Standard ophthalmic evaluation was performed at baseline and at weeks one, six and 12 (±1) following intravitreal injection of 1.5 mg of bevacizumab. Main outcome measures include changes in total area of fluorescein leakage from active NV and BCVA.

Fifteen consecutive patients (nine men [60 percent]; six women [40 percent]) were included and all completed the 12-week follow-up period of the study. The mean ±SD age of participants was 60.08 ±7.75 years (median, 59.5; range, 49 to 73 years). At baseline, mean ± standard error of the mean (SEM) NV leakage area was 27.79 ±6.29 mm2. The mean ±SEM area of active leaking NV decreased significantly to 5.43 ±2.18 mm2 and 5.50 ±1.24 mm2 (p<0.05, Tukey multiple comparisons post-test) at one and 12 weeks postinjection, respectively; at week six no leakage was observed. The mean ±SEM logMAR (Snellen equivalent) BCVA improved significantly from 0.90 (20/160) ±0.11 at baseline to 0.76 (20/125+2) ±0.12, 0.77 (20/125+2) ±0.11, and 0.77 (20/125+2) ±0.12 at weeks one, six and 12, respectively (p<0.05, Tukey multiple comparisons post-test). No major adverse events were observed.

The researchers suggest further studies to determine the safety and efficacy of intravitreal bevacizumab, the potential value of repeated injections, and the optimal reinjection frequency, and to compare the results of intravitreal bevacizumab with other treatment modalities for various disease entities.

(Retina 2006;26:1006-1013)

Jorge R, Costa RA, Calucci D, Cintra LP, Scott, IU.


Phacoemulsification Reduces IOP

Cataract removal by clear cornea phacoemulsification in glaucoma patients, glaucoma suspects and normal patients results in a small but significant decrease in intraocular pressure that is sustained at three years and a mean of five years, say researchers from Boston and Connecticut.

In this retrospective study, patients with clear corneal phacoemulsification and at least three years of follow-up were classified into three groups: glaucoma (G), glaucoma suspects (GS), and no glaucoma (NG). No patient had a history of intraocular surgery. Single factor analysis of variance, Fisher exact tests, two-tailed paired Student t tests and Kaplan-Meier analysis were applied.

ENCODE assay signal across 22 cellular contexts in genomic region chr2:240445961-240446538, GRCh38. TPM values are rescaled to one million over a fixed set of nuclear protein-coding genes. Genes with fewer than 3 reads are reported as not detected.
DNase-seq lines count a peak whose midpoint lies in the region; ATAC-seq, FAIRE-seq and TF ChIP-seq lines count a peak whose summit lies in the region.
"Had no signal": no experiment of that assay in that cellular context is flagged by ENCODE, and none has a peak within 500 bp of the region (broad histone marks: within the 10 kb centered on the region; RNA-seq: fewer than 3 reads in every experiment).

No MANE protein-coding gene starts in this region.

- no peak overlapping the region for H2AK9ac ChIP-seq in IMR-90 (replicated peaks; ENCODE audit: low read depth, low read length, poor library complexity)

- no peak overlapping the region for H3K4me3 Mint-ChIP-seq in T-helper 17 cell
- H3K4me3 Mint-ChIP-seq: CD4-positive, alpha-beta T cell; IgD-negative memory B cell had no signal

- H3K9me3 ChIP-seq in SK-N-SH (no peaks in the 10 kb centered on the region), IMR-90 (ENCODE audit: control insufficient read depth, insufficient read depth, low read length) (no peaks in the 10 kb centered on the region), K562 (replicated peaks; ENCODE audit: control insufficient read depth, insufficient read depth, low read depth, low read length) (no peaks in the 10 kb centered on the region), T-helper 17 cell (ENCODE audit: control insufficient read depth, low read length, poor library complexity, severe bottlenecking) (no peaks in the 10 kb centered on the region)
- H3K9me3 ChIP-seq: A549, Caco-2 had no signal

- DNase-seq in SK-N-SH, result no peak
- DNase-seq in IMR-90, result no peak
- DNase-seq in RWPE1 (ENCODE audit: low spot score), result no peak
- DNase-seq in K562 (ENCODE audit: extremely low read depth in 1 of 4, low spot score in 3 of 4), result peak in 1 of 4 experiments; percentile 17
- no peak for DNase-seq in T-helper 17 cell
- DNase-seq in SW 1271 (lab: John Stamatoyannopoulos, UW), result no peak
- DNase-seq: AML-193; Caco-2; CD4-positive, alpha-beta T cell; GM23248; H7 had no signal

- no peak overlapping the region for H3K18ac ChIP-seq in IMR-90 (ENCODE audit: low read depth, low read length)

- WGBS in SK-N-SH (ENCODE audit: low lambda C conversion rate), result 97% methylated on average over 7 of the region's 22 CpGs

Forty-eight patients (55 eyes) in the G group, 41 patients (44 eyes) in the GS group, and 59 patients (59 eyes) in the NG group were studied. At three years follow-up, IOP was significantly decreased in all groups; G decreased 1.4 ±3.3 mmHg (p=0.0025), GS 1.4 ±4.2 mmHg (p=0.004), and NG 1.7 ±3.1 mmHg (p=0.0005). At the final follow-up visit, (mean near five years for all groups) the IOP was significantly decreased in all groups, G 1.8 ±3.5 mmHg (p=0.005), GS 1.3 ±3.7 mmHg (p=0.025), and NG 1.5 ±2.5 mmHg (p<0.0001). The number of pre- and postoperative glaucoma medications in the G group did not show any significant change at three or five years (p=0.36, p=0.87). Kaplan-Meier analysis shows that at three years, 85 percent of the G group, 81 percent of GS, and 90 percent of NG had IOPs less than or equal to their preoperative IOP, with the same number of glaucoma medications or fewer. At five years, the percentages were 76, 79 and 85, respectively.

The researchers advise that cataract removal by phacoemulsification is not a substitute for a combined procedure but may be an appropriate procedure for certain patients based on medication requirements and extent of optic nerve damage.

(J Glaucoma 2006;15:494-498)

Shingleton BJ, Pasternack JJ, Hung JW, O'Donoghue MW.